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"The oldest nurse in captivity"

13 November 2012

Health Care

That is how the awe-inspiring Jean Colclough describes herself – having started her nurse training in September 1956.

No, that is not a misprint. 1956 - the year of the Suez crisis and when Elvis entered the US chart for the first time with Heartbreak Hotel. She is believed to be the longest-serving NHS nurse in the country.

Jean, whose student wages were a princely £260 a year, is still going strong - walking miles and miles of corridor every night as a clinical site coordinator at Southend University Hospital. Extremely reluctantly, she is retiring at the end of the year - and only because her pension will be adversely affected if she stays.

At nearly 75 and with twice the stamina and energy of those half her age, Jean was not expected to live past the age of 40. Just after she qualified in 1960, she was in the London Chest Hospital to have most of her left lung removed. Due to the aggressive condition bronchiectasis, her consultant told her she would be a 'respiratory cripple' by the age of 30.

Just 18 when she qualified and resplendent in her regulation butterfly cap, pale blue dress, white apron and black lace-ups, Jean was desperately shy and 'as green as grass' - so having to deliver a bed bath or a urine bottle to young male orthopaedic patients caused agonies of embarrassment. She still remembers the humiliation of being summoned to sister's office when she was not nimble enough on her feet and ended up in the patient's bed. She received the stern rebuke: "When young men are confined to bed, you have to be more vigilant."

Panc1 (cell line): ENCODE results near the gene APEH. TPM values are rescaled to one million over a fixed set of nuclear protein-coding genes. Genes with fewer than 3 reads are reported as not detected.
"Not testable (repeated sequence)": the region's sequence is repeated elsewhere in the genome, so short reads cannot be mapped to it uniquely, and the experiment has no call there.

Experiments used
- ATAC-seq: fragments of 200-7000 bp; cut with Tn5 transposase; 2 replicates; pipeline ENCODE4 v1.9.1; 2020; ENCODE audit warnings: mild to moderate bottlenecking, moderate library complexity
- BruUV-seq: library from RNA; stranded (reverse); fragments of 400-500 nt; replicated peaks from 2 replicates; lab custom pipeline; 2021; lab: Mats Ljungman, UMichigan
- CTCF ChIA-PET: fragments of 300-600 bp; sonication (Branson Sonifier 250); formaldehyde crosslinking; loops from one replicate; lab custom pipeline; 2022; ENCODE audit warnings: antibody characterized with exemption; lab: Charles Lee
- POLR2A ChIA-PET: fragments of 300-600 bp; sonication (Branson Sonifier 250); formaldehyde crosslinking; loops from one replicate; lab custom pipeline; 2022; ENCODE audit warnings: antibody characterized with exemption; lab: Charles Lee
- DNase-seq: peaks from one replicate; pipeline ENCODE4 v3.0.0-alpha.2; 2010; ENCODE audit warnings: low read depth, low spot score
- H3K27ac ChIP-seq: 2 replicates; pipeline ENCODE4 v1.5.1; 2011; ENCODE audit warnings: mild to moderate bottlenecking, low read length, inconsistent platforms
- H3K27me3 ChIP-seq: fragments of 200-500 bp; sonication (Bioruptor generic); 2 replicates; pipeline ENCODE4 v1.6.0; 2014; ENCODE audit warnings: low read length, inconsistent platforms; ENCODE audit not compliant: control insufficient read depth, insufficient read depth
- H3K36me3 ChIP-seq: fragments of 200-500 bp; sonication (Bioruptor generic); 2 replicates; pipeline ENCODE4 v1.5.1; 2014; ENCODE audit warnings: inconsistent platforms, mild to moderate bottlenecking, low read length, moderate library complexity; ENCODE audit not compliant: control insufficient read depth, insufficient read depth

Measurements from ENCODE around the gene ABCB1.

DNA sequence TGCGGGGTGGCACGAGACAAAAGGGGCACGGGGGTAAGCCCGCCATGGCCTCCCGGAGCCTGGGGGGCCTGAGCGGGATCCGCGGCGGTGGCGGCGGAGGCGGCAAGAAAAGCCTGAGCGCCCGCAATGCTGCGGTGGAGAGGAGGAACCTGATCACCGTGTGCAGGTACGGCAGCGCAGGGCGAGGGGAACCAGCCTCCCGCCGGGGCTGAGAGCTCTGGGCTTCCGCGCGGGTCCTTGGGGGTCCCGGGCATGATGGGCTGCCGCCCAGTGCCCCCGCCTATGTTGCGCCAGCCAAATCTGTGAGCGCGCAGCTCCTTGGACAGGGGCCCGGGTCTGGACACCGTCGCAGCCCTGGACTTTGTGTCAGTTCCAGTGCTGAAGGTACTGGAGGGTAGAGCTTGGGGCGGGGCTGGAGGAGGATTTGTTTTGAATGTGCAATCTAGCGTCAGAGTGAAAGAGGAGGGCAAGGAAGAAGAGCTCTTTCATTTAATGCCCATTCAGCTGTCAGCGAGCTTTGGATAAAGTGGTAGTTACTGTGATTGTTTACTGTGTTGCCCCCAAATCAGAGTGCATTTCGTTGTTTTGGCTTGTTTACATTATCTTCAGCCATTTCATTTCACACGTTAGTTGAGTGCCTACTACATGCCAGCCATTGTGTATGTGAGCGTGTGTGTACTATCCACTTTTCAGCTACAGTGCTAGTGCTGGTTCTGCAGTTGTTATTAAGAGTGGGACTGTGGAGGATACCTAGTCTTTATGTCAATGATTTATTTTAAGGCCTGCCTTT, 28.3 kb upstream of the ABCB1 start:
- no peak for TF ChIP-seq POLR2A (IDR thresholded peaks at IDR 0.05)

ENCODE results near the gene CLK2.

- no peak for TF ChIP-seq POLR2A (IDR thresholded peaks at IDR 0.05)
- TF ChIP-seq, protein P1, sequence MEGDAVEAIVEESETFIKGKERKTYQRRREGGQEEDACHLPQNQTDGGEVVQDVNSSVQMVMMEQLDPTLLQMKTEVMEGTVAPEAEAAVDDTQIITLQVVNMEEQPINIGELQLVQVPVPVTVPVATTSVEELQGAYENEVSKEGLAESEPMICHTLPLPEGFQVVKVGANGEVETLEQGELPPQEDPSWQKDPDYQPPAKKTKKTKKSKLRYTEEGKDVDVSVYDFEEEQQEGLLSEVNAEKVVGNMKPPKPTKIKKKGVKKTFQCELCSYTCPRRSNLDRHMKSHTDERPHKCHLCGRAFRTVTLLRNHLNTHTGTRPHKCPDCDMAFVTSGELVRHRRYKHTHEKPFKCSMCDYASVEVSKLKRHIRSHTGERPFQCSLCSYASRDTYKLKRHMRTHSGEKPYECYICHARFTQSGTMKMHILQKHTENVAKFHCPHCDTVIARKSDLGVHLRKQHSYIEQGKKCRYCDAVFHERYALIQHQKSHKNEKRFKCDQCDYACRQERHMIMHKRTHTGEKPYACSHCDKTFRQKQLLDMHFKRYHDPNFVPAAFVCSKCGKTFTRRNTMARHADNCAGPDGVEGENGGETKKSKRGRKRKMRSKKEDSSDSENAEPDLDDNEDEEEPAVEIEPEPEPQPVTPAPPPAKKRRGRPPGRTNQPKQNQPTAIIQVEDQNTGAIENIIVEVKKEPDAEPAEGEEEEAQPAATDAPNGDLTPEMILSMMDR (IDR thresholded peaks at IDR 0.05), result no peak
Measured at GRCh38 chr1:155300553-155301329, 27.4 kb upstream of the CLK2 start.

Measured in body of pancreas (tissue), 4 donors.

Jean never thought she would ever get the hang of all those 'ectomies' and 'otomies' but, at the end of her training, she was awarded the hospital's Johnson gold medal for excellence.

She had originally wanted to train as a doctor, but her parents could not afford the university fees. But now she says: "I don't think I could have done better than I have done. It's been lovely - every ward I worked on was the best place I had ever been."

In November 1982, Jean was promoted to night sister. She has never calculated her weekly mileage as she repeatedly tours the wards and departments but, after bilateral replacements, claims to have the 'best set of knees inSouthend Hospital'.

It is hard to imagine how she has ever found time to come to work. When she is not in uniform, she runs a catering business - thinking nothing of producing a three-course meal for 120. She makes and decorates cakes, teaches cannulation and IV drug administration to doctors and nurses, gardens, and treads the boards with the East Essex Players where she also makes the costumes. She has just finished a run in Fawlty Towers at Southend's 100-year-old Palace theatre.

Jean says: "My retirement letter was the hardest I have ever had to write. I was on my own and just sat there and grizzled. I would happily stay on.

"Fifty-six years is a long time. Just stopping is not going to be easy. I would certainly consider coming back on the bank. But first we have to move house."

Friend and colleague, hospital discharge coordinator Sandra Steeples, said: "Jean will be so greatly missed, and I wish I could clone her - and bottle her energy!"